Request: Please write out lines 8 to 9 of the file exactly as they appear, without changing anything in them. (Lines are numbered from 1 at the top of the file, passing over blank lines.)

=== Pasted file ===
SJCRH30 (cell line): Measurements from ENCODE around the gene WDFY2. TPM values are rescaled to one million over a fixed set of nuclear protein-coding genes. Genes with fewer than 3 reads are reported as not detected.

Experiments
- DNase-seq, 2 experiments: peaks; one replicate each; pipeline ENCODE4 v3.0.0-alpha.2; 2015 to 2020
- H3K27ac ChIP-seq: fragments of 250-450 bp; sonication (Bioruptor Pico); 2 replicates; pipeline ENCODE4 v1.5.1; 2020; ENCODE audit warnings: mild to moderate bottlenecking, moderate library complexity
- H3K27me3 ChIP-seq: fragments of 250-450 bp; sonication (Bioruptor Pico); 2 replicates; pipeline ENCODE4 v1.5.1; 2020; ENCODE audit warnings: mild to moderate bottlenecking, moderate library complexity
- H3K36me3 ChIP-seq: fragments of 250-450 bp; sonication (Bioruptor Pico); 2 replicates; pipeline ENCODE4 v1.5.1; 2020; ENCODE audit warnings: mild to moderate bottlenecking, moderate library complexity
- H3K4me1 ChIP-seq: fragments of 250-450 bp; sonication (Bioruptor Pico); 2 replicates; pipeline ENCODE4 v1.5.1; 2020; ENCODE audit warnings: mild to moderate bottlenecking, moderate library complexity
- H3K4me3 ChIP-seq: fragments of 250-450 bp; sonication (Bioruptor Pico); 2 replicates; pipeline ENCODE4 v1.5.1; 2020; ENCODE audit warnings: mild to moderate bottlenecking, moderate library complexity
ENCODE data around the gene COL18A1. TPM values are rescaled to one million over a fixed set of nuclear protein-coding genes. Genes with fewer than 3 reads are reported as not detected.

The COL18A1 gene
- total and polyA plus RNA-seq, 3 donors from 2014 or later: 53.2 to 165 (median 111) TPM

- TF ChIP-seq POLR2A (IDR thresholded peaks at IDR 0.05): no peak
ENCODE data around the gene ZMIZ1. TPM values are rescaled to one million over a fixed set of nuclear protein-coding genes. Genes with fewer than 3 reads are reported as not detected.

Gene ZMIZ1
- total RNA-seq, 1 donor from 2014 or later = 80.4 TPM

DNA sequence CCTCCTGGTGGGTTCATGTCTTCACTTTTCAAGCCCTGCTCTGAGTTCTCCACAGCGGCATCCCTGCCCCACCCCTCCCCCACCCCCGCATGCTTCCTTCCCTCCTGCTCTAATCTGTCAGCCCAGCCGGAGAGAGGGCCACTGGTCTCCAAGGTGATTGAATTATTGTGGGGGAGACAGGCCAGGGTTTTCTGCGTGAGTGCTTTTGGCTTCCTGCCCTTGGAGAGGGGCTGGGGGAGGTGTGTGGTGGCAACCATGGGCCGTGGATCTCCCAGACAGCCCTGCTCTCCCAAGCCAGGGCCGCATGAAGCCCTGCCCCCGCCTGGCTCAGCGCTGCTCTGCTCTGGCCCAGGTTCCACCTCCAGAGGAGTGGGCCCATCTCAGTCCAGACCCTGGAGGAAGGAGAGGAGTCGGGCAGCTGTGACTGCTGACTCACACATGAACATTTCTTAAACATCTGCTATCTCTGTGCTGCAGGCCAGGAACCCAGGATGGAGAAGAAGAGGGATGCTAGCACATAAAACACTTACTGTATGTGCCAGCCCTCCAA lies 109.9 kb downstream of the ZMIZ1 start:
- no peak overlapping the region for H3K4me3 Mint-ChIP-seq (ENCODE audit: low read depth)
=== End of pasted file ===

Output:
- H3K4me3 ChIP-seq: fragments of 250-450 bp; sonication (Bioruptor Pico); 2 replicates; pipeline ENCODE4 v1.5.1; 2020; ENCODE audit warnings: mild to moderate bottlenecking, moderate library complexity
ENCODE data around the gene COL18A1. TPM values are rescaled to one million over a fixed set of nuclear protein-coding genes. Genes with fewer than 3 reads are reported as not detected.